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When looking to settle down beyond Earth, on Mars or the Moon for example, we often focus almost exclusively on the technological aspects. We are researching how to build and land spaceships that can take humans safely to their new home, and how to survive in its inhospitable environment. New space suits, 3D printing or even agricultural trials in Mars analog soils prepare us for life in a world where even the most minute tasks will be challenging and dangerous. However, there is more to living in a new world than just the technology needed to keep settlers alive. There are also the communities that need to be created so a human population can thrive in an alien, new home.
In most places on Earth, no new villages have been founded, and no new territories have been settled for a hundred years or more. We are not at all well prepared to design self-sustaining communities that will not merely survive but do well on Mars. In order to get closer to understanding what makes communities thrive in harsh environments, my recent PhD research project at James Cook University has looked at well-functioning remote villages in Sweden and Israel.
New data has shed light on the surprising mechanisms at play in small, remote communities. Away from the urban mainstream – remote both geographically and culturally – villages can develop into a surprising variety of very different communities, each with their different history, population and lifestyle. At the same time, while less remote villages often have a close relationship to their nearest town, remote villages are more independent and opportunistic when accessing goods and services in larger, specialized centers. More independent and specialized villages can in turn attract a group of highly-educated innovators searching to make an impact in a community that matches their lifestyle preferences. It is these innovators that not only make use of the extreme environment around them, but produce new technologies and techniques that can be used even in urban mainstream societies.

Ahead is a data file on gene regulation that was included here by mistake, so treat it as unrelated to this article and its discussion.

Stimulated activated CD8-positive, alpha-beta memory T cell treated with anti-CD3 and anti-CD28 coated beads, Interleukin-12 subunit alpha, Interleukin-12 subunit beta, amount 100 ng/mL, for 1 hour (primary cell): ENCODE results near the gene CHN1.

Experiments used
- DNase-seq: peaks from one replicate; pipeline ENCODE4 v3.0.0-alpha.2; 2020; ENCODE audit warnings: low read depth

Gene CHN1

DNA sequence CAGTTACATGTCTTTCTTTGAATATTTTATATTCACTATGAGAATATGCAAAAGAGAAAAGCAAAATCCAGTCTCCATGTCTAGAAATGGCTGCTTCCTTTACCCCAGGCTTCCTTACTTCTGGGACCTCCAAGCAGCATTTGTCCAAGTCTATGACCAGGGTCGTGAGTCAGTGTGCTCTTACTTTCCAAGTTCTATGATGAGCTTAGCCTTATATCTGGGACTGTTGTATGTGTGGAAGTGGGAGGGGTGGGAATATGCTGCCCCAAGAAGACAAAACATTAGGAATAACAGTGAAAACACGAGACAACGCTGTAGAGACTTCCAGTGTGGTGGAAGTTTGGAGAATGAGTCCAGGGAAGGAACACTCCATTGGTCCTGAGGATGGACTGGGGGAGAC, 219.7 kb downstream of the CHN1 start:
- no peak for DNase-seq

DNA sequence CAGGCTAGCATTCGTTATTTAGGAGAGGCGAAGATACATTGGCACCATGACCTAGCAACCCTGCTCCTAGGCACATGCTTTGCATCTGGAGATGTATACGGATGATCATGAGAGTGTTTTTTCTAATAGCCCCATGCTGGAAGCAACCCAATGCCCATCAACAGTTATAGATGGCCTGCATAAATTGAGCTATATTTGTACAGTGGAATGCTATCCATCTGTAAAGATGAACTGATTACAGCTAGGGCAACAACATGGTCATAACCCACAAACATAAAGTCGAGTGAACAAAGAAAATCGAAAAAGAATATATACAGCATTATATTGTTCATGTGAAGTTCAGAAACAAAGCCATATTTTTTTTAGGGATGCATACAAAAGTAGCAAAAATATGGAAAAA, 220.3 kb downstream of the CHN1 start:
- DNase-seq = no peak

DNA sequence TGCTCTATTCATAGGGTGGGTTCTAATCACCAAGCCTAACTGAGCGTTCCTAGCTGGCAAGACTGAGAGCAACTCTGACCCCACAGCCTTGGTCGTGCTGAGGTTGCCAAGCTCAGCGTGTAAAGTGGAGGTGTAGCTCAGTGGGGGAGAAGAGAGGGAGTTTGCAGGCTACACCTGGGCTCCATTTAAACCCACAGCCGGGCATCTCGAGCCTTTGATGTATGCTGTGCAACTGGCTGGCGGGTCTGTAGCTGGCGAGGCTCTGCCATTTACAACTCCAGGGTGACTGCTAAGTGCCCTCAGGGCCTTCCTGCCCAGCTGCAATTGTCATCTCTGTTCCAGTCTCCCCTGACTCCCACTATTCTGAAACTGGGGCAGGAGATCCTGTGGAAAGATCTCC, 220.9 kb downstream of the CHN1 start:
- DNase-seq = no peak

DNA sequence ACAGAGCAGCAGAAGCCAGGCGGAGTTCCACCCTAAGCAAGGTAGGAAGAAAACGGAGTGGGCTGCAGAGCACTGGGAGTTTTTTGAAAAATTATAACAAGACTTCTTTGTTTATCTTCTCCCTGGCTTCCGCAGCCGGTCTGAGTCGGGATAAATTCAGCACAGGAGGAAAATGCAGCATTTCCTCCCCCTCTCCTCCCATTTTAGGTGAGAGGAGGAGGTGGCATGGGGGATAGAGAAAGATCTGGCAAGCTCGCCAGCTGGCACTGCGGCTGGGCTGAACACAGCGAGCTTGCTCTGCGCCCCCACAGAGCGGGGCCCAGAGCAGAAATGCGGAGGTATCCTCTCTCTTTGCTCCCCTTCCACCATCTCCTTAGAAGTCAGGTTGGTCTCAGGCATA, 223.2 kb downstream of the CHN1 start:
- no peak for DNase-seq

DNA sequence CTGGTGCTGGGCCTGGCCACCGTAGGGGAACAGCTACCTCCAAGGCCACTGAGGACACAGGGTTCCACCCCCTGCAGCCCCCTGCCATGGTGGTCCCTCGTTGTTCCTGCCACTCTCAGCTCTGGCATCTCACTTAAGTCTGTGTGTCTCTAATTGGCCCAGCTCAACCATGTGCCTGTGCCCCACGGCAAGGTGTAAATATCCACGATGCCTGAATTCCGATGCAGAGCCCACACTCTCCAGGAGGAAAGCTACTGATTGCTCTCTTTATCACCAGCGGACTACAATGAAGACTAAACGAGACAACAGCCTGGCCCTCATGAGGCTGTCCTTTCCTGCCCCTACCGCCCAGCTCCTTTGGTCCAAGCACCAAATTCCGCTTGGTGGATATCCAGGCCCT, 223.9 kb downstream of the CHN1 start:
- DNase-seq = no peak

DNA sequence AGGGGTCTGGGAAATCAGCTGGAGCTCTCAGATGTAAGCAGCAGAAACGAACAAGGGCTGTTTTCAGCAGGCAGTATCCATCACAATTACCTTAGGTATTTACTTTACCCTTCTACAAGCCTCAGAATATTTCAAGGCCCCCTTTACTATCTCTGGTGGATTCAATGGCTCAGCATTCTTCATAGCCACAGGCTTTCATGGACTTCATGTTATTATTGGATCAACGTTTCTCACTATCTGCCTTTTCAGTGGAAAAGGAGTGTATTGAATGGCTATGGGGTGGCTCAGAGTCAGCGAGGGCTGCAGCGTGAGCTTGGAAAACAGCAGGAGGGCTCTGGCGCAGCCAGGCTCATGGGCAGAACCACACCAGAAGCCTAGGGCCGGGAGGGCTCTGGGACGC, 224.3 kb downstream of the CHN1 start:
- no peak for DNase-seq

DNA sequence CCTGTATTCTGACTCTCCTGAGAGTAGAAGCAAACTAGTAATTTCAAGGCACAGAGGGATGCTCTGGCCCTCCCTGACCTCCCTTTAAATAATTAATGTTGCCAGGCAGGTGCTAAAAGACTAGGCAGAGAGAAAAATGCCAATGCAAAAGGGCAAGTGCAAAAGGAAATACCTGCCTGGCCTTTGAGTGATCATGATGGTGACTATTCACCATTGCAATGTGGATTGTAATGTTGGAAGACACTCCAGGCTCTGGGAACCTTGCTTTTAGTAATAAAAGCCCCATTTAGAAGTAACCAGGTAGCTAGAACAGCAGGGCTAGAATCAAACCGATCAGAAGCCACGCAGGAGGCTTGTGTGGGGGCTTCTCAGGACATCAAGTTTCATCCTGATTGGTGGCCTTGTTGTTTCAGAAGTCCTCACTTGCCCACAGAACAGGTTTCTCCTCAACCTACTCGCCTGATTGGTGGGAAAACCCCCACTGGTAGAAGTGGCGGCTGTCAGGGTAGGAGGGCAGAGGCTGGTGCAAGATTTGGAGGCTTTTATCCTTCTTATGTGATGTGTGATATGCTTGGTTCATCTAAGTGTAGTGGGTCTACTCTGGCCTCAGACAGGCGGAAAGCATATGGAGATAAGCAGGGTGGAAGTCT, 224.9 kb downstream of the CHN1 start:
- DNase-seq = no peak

Not only does research into remote villages on Earth emphasize the gain we on Earth will have from settlements on the Moon, Mars and beyond through innovative potential, but it can teach planners and policy makers how to best support remote villages on Earth today. Hitherto often seen as unsustainable and socially and technologically backwards, space research has shown that remote villages can indeed offer important services for urban mainstream society.
However, none of this is a real surprise. My research stands in the best tradition of spin-offs form space research, that is new technologies and ideas developed for space applications that become most useful and profitable right here on Earth. Modern project management techniques, for example, were developed for the massive Space Shuttle program and the HACCP food safety protocol, developed in order to prevent food poisoning in astronauts, is now rescuing the lives of high-risk hospital patients around the globe.
Author: Magdalena Pfaffl, born in Linz (Austria), is an engineer and PhD candidate at James Cook University (Australia). She researches how we can learn from remote villages in harsh environments when starting to settle off-Earth.
This article is available in: German
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